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Setting marquis cabochons


#1

Hi,

I am making a pendant that incorporates a marquis (navette) cut
turquoise cabochon, which I purchased from Stachura. I have made the
bezel setting and it is soldered to the pendant body. I am concerned
about how to set around the corners as I want them to stay sharp,
and not look like an oval. Do I need to cut tiny slits? If so, how
big? I’ve searched through the books I have, and this forum, however
I could not find any info. on bezel setting of marquis stones.

Also, I am hoping to make a lapis lazuli drop to go at the bottom of
the pendant. I have a top drilled lapis lazuli briolette (which is
approx 20x7mm in size and 3mm in diameter at the top) and I would
like to have the top set in a ‘cone’, but again, I cannot find any
info on fabricating the cone. I tried making my own (from a formula
from a Tim McCreight’s book), however it was unsuccessful, due to its
size, which I would like to be approx 4mm high. Is there a special
tool that makes these cups or maybe I can buy them as a finding?

Thank you very much in advance.
Best wishes,
Lilia


#2

Hi Lilia,

The following is based on my own experience and figuring out what
works best for me. When bezel setting any shape with corners -
princess cut, pear, marquise - I follow the same rules. The first
rule I use (and this is for any bezel setting of any stone, whether
it be faceted or cabochon, and in any shape) is to only have the
minimum height necessary to turn onto the stone in order to secure
it. If you have too much height extending above the curve of the
cabochon, there will be an excess of metal to turn and you’ll have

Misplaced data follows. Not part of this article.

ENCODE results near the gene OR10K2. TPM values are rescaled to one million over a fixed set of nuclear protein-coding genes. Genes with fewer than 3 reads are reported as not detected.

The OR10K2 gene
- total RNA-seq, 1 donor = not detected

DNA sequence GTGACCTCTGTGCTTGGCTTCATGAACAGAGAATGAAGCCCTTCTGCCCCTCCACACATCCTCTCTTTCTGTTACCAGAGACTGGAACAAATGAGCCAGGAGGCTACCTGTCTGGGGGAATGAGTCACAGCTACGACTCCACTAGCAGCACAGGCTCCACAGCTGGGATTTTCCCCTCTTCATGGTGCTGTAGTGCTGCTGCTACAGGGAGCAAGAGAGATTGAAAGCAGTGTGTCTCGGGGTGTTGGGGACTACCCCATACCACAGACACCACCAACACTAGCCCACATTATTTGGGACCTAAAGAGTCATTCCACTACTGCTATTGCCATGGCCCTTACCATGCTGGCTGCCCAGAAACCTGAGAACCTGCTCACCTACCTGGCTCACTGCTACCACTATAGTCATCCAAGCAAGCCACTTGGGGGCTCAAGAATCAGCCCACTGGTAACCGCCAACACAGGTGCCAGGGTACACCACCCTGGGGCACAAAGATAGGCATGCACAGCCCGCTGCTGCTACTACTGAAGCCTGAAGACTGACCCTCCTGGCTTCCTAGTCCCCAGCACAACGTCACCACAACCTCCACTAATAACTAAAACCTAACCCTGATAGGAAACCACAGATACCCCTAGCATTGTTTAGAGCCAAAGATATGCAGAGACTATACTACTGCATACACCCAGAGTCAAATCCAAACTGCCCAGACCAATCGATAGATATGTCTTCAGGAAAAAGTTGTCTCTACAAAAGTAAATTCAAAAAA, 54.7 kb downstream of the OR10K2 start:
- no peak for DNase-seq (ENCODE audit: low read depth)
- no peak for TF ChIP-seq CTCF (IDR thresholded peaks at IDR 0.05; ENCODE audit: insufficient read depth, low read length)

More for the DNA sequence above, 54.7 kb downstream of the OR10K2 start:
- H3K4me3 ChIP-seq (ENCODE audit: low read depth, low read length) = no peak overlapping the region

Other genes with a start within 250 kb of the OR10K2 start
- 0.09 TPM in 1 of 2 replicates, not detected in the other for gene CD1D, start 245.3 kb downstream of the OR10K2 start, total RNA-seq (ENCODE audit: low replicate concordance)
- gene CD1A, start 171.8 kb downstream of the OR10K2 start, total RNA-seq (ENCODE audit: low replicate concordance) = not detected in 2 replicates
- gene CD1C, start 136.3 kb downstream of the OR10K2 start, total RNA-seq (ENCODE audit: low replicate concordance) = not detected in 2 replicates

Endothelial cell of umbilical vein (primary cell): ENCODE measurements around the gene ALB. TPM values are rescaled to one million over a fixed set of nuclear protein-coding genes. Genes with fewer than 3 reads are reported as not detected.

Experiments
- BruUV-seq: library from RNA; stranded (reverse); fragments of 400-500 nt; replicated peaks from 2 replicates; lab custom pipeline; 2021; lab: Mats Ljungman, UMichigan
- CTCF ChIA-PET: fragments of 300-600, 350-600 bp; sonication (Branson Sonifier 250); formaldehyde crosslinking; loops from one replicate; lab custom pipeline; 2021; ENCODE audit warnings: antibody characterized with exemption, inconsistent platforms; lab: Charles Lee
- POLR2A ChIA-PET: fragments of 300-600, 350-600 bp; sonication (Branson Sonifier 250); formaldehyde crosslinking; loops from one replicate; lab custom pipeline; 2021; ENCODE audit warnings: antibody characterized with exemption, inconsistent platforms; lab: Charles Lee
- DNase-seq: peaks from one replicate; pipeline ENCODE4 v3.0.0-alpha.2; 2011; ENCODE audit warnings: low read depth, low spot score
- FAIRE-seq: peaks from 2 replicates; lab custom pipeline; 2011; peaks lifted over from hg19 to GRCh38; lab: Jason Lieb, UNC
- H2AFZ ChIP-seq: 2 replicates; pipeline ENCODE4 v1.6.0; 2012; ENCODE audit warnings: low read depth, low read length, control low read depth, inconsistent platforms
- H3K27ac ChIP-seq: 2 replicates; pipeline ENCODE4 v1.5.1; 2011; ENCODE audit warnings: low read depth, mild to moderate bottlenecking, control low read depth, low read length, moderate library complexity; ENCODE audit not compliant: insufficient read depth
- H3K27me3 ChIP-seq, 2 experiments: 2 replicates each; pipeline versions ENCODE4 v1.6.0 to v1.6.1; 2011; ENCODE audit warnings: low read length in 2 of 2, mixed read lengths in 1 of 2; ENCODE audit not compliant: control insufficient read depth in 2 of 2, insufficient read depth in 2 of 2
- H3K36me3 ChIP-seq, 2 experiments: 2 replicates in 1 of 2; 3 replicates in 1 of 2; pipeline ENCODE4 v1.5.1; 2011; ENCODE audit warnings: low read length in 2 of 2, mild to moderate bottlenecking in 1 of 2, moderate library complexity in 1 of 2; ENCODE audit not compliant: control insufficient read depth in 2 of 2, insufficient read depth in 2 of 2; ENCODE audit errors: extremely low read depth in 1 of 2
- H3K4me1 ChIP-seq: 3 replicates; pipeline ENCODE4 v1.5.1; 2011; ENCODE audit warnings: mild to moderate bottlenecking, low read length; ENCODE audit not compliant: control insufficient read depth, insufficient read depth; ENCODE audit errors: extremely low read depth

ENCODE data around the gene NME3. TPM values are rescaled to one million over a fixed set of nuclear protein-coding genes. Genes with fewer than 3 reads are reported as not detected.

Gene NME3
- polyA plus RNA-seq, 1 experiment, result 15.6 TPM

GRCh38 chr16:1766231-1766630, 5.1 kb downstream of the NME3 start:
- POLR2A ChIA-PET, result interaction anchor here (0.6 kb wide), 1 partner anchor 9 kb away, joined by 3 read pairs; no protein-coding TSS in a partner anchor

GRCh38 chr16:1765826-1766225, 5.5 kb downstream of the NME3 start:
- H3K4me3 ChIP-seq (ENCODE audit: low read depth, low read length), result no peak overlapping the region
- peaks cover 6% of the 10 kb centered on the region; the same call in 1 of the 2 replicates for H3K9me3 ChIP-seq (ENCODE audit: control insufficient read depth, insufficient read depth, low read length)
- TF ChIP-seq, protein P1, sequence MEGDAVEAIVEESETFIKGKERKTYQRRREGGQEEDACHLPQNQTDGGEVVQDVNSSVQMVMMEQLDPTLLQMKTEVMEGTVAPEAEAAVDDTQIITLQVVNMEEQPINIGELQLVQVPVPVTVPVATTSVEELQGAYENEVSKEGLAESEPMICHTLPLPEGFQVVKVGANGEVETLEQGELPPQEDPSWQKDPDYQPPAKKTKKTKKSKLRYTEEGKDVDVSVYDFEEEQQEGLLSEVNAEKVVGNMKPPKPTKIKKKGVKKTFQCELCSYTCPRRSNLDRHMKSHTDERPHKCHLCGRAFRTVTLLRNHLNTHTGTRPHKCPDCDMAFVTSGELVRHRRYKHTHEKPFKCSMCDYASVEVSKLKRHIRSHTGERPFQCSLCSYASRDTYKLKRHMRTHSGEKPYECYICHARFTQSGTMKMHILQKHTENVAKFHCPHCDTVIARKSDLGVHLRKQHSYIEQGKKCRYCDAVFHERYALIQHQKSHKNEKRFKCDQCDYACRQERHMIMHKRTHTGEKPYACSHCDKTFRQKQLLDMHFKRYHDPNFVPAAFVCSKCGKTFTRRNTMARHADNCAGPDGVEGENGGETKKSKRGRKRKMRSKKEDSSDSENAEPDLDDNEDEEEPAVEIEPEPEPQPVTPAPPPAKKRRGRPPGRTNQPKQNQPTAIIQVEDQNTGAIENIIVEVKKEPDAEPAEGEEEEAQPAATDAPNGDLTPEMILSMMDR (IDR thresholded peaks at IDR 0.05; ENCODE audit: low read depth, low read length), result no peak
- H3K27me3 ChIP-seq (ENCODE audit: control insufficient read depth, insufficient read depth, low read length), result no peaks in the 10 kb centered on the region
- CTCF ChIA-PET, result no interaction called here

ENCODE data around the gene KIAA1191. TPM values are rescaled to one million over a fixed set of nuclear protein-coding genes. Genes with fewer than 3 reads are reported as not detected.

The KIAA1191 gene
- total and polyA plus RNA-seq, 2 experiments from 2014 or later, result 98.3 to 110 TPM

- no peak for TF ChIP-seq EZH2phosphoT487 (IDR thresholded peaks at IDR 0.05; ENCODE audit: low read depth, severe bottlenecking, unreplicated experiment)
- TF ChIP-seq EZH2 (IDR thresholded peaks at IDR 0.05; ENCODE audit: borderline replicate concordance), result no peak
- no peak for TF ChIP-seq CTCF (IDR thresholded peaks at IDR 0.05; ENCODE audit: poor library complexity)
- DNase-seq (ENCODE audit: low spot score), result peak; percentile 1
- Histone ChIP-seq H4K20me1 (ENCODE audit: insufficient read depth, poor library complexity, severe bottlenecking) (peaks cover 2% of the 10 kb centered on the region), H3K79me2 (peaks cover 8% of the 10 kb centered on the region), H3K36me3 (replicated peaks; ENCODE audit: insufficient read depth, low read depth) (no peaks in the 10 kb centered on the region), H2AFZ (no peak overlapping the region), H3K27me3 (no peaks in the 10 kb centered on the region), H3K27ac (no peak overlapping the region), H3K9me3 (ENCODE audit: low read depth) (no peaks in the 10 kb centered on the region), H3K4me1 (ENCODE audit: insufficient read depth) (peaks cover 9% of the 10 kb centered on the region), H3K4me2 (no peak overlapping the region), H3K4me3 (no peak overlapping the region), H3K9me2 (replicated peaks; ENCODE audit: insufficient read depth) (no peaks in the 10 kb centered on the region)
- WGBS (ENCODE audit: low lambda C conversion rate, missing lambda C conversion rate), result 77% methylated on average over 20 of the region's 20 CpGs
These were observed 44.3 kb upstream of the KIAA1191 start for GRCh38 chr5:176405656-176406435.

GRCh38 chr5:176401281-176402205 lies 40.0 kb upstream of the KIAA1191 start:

great difficulties eliminating gaps.

I personally use a flat faced prong pusher and hammer, using gentle
persuasion from the hammer. I would gently secure the stone in place
by turning the bezel in partially on the stone’s sides. Then I do the
same gentle hammer and punch strike on the corners - VERY GENTLE so
as not to break the stone’s corners. Go back to the centres of the
sides and turn the metal in more. You will then have four gaps where
the remainder of the metal needs to be turned in, between the
centres of the stone’s sides and the corners. It’s very important to
push the metal in the right direction for the desired effect. Using
the punch and hammer, gently push this metal away from the corners,
towards the centres of the stone’s sides. So from just to the left of
the top corner, push the metal towards the stone’s left centre. From
the right of the top corner, push the metal towards the stone’s right
centre. From the left of the bottom corner, push the metal towards
the stone’s left centre and from the right of the bottom corner, push
the metal towards the stone’s right centre. I always look at things
through the loupe at this stage to identify any bits which need
turning/compressing a bit more, to make sure that the bezel is closed
properly. It also identifies any lumps and bumps which need to be
smoothed out, which may not be visible to the naked eye. Once the
metal is turned onto the stone successfully, I carefully go around
with the hammer and punch again, using sideways strokes, so as to
burnish the metal, again going in the directions as stated above.
This smoothes out those lumps and bumps left by the tools and which
were identified with the loupe. This method leaves the corners nice
and crisp and does not necessitate cutting any ugly slits in the
bezel walls. I have never yet found the need to cut slits in bezels
to accommodate corners.

I’m not sure about the cone situation as I’ve not yet tried to make
a cone.

Helen
UK
http://www.hillsgems.co.uk


#3

Hi Helen,

Many thanks for your reply and apologies for not replying sooner. I
too think that the slits on the corners look rather unattractive. I
will definitely try your method. I found that the bezel setting I
made is too high, unfortunately :-(, so there will be a sanding job
first.

Best wishes,
Lilia


#4
I found that the bezel setting I made is too high, unfortunately
:-(, so there will be a sanding job first.

You could consider raising the stone instead of lowering the bezel.
A piece of suitable-gauge wire laid around the inside perimeter of
the bezel will lift the stone, giving more of a feeling of volume.
No need to solder the wire in. Best of all, you can try the stone on
top of a wire (without closing the bezel) and see how it looks, then
make up your mind. Different thickness wire? Sand down the bezel?
Your choice!

Noel